On an effort to bring our readers the most in-depth and important tech articles in the industry, we sent our ace undercover lens man Spanky McDraggit to procure some spy footage of what goes into chroming truck parts. Never before has anyone attempted such a feat. Spanky had to go in full-blown, 007 espionage-style to score these rare photos from Baker Metal Polishing in Whittier, California.
After examining the evidence, we now understand why chrome-plating is so expensive. This is some of the most dangerous, caustic, and toxic work that you can have done to your mini. The process takes hours and involves a grip of dangerous chemicals. The governmental regulation of chroming is extremely restrictive, thus driving up the price for quality work. Also, this is a labor-intensive process. We have newfound respect for the folks who put the time in such a dangerous environment to bring us shiny parts for our rides. For an exclusive look into chrome-plating, check out the spy photos. If you would like the shiny touch put on your parts, contact Baker Metal Polishing using the information listed in the source box.
The process for chroming varies depending on the materials being chromed. If you are having aluminum parts chromed, such as a valve cover or fuel-injection manifold, then the parts will be polished, cleaned, and plated as follows:
2. Vapor de-greaser
3. Caustic cleaner (electro)
4. Dioxides (aluminum)
5. Etching solution (aluminum)
6. Rinse (water)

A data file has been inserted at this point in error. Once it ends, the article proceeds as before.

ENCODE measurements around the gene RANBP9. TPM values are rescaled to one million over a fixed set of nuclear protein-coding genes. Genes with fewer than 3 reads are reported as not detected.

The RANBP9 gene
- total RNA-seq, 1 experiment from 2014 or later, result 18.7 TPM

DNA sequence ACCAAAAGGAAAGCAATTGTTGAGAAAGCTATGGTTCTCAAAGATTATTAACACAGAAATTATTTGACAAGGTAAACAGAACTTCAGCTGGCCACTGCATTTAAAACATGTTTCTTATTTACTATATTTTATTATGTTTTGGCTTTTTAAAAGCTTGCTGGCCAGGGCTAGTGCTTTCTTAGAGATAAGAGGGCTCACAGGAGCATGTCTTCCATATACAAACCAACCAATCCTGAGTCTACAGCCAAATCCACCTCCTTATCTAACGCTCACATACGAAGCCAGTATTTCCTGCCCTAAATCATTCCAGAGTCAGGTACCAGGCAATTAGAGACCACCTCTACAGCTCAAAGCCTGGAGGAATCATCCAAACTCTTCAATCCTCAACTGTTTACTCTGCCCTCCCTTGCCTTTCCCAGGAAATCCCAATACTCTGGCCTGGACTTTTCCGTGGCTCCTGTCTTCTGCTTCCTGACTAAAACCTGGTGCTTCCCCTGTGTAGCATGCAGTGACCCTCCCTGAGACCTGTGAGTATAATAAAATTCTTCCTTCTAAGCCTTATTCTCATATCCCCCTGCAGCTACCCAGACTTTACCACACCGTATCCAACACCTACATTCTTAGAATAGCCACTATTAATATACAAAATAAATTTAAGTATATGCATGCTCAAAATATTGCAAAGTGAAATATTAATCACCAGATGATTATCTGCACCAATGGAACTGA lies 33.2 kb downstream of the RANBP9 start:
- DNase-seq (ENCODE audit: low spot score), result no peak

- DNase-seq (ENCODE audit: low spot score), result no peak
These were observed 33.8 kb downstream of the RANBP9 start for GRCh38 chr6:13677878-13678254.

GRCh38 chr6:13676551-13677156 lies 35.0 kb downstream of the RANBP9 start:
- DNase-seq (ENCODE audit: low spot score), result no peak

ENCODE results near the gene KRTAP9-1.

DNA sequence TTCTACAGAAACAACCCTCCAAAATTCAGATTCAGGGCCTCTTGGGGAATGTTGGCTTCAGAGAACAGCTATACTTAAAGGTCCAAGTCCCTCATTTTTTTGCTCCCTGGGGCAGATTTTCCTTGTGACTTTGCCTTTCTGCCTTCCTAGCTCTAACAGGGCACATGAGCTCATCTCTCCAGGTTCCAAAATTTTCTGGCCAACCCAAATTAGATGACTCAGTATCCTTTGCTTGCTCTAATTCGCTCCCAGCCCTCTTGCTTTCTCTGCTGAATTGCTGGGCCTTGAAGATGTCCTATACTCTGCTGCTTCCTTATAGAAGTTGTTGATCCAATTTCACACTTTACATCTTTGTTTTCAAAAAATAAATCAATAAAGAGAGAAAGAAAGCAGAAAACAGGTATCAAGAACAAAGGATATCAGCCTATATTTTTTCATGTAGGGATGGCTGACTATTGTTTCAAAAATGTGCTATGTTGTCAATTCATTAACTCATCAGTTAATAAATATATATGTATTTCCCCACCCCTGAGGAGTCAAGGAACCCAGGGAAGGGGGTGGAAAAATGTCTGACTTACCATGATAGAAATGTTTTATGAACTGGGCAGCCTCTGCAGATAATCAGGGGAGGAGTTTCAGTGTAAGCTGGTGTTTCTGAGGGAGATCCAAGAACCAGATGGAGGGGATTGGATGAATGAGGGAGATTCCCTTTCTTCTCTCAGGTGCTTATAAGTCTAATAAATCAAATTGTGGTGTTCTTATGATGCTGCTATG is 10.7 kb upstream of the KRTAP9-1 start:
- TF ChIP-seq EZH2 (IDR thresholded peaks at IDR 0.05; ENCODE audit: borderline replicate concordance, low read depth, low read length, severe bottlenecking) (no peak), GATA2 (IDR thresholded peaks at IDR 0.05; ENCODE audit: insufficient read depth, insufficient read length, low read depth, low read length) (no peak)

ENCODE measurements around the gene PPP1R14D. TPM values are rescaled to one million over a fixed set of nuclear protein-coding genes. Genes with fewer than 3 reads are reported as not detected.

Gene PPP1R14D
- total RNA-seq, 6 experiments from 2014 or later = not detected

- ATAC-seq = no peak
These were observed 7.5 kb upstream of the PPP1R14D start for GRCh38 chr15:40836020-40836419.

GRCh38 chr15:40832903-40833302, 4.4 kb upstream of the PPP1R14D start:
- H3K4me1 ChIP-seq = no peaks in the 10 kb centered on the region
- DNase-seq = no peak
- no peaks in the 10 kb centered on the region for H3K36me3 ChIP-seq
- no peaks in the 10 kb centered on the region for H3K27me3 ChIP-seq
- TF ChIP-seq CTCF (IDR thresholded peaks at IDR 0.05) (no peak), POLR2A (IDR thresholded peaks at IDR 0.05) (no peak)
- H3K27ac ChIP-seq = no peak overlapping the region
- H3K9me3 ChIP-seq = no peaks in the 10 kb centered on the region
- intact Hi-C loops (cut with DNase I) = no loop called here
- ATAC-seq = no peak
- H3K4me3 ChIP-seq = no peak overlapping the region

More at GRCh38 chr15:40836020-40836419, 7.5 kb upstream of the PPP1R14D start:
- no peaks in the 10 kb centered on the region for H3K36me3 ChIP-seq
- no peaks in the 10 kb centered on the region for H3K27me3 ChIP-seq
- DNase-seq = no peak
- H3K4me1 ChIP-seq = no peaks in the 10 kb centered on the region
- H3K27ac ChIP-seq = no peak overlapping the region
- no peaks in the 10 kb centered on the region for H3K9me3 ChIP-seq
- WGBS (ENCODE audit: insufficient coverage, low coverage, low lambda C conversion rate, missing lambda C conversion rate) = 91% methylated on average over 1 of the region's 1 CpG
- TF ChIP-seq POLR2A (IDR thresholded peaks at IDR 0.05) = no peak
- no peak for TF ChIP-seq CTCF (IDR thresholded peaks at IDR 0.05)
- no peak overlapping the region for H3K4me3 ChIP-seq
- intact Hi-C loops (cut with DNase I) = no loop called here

8. Rinse (water)
9. Copper strike
10. Ni add nickel
11. Bright nickel
12. Rinse (water)
14. Hex chrome
Each one of these steps requires that the parts be dipped in a separate tank anywhere from a few seconds to an hour.
The process for chroming steel parts such as control arms, link bars, and brackets is as follows:
2. Vapor de-greaser
3. Electro cleaner
4. Rinse (water)
6. Rinse (water)
7. Copper striker
8. Rinse (water)
11. Acid copper (steel)
13. Semi nickel
Other considerations you should make when having your parts sent out for chroming is the type of plating the shop is using. The two most popular types are trivalent and hexavalent plating. Trivalent plating is a cheaper process that sometimes leaves dull white areas around holes and cavities in your parts. Hexavalent is the way to go, although it is more expensive. Another thing we learned is that triple chrome-plating does not mean that your parts go into the chrome tank three times. Triple chrome-plating refers to the process of plating the parts separately with copper, nickel, and finally chrome-plating. Be sure to specify this process if you want a show-quality finish. You can save money and have them skip the copper portion of the process, but then your parts will not look as smooth, shiny, and beautiful.
1. A steel part such as this...
1. A steel part such as this air intake adapter had to be stripped of all the paint prior to chroming. Doing this yourself before you bring the part to the shop will save you money. The paint was sanded off carefully, and only fine-grade paper was used because the more scratches put in the surface, the more polishing would have to be done later. This would drive the price up.
2. This was where things got...
2. This was where things got expensive. The better job done polishing the part, the better it will look in chrome. Polishing this aluminum manifold took about two hours because of all the curves and crevices.
3. Here you can see one intake...
3. Here you can see one intake runner fully polished. It almost looks like chrome, but as we all know, the shine will not last unless it is chrome-plated.
4. After the parts were fully...
4. After the parts were fully polished, they were placed on rubber-coated metal racks that would be used to place the parts into various hot tanks.